“Don’t trust anyone over 30!” This was a common anti-war cry during the anti-VietNam protests. The supposition was that all we young people would find some commonality drawn from our youth that would render us a cohesive political force to be reckoned with. What we actually forged was the beginning of the class war we are engaged in today.
We were an noncohesive force that was either going to send its males to the meat grinder war that was accentuating or differences; or that was going to use family money and ties to buy a degree and a job in corporate America. College, whether one could afford to hide out from the draft boards for four years was the line of demarcation. We’ve been living with that separation ever since Ike sent advisors in to help the French loose at Dien Bien Phu.
Do we drink beer and listen to country caterwauling, or smoke pot and lionize Jerry Garcia. Do we watch NASCAR or soccer? Do we enlist in the armed forces or do we harbor contempt for the men and women who wear the uniform and who believe that they are honestly preserving the tenets of American government as they risk their lives in yet another of the series of wars that are being fought at the demand of oil companies or another Halliburton CEO.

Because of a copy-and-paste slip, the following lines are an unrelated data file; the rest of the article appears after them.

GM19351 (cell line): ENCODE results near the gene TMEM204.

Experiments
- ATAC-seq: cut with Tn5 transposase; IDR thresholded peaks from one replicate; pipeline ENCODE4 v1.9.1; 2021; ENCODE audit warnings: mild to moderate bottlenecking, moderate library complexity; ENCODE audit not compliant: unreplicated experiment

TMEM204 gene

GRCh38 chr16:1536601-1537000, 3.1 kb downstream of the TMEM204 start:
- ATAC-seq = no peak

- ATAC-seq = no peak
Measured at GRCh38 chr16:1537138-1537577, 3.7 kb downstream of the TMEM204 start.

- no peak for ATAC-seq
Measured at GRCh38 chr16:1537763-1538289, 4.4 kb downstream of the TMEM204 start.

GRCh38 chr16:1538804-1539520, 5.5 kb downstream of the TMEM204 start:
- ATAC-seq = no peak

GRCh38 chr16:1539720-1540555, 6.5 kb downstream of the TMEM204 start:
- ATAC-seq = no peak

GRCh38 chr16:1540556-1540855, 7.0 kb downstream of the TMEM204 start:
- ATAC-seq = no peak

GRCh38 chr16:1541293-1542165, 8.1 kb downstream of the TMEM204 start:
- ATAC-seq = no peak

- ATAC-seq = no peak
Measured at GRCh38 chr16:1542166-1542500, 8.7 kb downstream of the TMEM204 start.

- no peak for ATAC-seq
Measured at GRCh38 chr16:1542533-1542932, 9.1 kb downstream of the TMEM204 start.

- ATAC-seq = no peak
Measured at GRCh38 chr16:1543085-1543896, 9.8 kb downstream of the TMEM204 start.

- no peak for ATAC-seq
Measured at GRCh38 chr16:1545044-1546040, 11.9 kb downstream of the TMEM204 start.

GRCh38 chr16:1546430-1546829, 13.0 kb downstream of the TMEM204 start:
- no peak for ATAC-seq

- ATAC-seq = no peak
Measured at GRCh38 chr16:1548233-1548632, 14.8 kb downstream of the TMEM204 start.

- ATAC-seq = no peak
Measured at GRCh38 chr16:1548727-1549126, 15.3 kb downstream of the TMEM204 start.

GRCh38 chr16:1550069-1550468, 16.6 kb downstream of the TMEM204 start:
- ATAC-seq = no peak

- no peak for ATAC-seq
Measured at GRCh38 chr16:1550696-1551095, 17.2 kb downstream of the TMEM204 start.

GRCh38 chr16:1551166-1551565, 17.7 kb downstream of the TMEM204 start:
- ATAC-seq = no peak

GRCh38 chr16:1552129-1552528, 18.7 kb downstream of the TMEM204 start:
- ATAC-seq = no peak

We VietNam vets are aging rapidly now. We’re the old men and women who populate the halls and waiting rooms of the VA hospitals. We’ve managed to survive our combat injuries and we’re now dealing with the consequences of aging. We’re way over 30 now. That’s a place we never worried about as we pulled an LP outside the wire, as we re-armed the planes for another Tac Air mission. It is a place we never worried about as we plugged sucking chest wounds, tied off arteries, or tried yet another way to make sure the young man on the litter or on the muddy ground got to worry about being over 19.
There is another place I worry about now. It is a place where my fingers no longer dance on a keyboard or a fret board. It’s a place where music is muddied and diminished It is a place where age doesn’t matter but Occupational Therapy does. Over thirty, over 60, over the hill; I never thought of that place when I was engaged in that class war of the 1960s. Today, it is no longer my choice whether or not I think about it.